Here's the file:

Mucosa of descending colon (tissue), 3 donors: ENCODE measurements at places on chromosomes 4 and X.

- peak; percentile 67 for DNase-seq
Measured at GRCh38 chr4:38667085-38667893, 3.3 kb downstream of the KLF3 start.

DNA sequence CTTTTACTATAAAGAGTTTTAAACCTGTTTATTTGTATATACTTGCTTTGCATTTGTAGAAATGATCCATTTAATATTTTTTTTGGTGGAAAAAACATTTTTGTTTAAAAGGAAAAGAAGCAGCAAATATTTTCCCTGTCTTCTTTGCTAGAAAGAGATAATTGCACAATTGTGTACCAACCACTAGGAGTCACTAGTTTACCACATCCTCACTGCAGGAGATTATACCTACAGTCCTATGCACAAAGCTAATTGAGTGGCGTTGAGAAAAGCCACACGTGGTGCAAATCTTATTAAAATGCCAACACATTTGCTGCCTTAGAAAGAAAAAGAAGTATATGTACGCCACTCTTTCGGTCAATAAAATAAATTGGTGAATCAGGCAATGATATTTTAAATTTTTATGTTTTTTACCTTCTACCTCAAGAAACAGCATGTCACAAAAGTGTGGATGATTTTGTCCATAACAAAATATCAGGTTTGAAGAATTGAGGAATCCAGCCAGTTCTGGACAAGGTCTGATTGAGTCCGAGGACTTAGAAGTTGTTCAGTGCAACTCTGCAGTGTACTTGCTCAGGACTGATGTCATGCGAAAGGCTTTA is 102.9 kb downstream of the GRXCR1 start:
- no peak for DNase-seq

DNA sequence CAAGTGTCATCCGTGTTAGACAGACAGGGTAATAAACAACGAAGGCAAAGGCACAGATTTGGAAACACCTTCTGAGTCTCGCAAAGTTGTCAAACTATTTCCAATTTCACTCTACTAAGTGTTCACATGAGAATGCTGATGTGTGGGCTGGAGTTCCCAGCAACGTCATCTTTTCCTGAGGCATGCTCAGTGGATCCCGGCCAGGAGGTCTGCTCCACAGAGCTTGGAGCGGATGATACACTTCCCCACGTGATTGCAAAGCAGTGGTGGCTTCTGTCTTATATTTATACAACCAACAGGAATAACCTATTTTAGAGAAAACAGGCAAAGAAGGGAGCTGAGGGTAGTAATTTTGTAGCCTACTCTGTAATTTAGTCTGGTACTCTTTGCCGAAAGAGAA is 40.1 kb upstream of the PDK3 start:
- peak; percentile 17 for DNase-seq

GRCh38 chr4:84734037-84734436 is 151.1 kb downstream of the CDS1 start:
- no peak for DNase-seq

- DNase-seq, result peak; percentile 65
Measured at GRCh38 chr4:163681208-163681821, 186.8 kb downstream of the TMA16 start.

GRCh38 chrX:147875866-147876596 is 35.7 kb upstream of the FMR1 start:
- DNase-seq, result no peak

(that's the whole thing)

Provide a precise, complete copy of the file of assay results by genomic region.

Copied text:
Mucosa of descending colon (tissue), 3 donors: ENCODE measurements at places on chromosomes 4 and X.

- peak; percentile 67 for DNase-seq
Measured at GRCh38 chr4:38667085-38667893, 3.3 kb downstream of the KLF3 start.

DNA sequence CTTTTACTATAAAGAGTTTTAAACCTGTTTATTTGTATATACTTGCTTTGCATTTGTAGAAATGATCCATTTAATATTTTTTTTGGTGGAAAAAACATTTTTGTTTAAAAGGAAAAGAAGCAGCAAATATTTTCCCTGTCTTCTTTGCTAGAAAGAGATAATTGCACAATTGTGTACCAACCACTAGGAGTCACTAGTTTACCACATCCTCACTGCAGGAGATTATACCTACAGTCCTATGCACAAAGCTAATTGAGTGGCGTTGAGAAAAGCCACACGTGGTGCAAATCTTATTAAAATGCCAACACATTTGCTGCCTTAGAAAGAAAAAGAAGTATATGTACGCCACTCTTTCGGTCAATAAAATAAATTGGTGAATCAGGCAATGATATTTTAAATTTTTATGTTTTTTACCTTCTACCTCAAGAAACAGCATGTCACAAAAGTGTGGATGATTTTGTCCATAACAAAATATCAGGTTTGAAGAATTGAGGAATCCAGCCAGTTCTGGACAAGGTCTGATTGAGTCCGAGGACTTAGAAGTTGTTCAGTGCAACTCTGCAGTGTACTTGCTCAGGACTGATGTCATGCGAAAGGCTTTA is 102.9 kb downstream of the GRXCR1 start:
- no peak for DNase-seq

DNA sequence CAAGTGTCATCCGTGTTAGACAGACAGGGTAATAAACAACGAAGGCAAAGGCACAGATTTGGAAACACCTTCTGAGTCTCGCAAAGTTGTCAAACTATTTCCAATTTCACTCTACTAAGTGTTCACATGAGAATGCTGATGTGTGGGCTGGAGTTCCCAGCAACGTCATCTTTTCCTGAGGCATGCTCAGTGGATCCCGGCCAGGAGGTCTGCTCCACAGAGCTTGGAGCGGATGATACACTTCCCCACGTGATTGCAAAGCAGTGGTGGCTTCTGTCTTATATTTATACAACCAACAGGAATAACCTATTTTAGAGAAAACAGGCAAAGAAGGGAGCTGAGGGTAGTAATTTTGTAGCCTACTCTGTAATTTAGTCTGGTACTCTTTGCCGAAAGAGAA is 40.1 kb upstream of the PDK3 start:
- peak; percentile 17 for DNase-seq

GRCh38 chr4:84734037-84734436 is 151.1 kb downstream of the CDS1 start:
- no peak for DNase-seq

- DNase-seq, result peak; percentile 65
Measured at GRCh38 chr4:163681208-163681821, 186.8 kb downstream of the TMA16 start.

GRCh38 chrX:147875866-147876596 is 35.7 kb upstream of the FMR1 start:
- DNase-seq, result no peak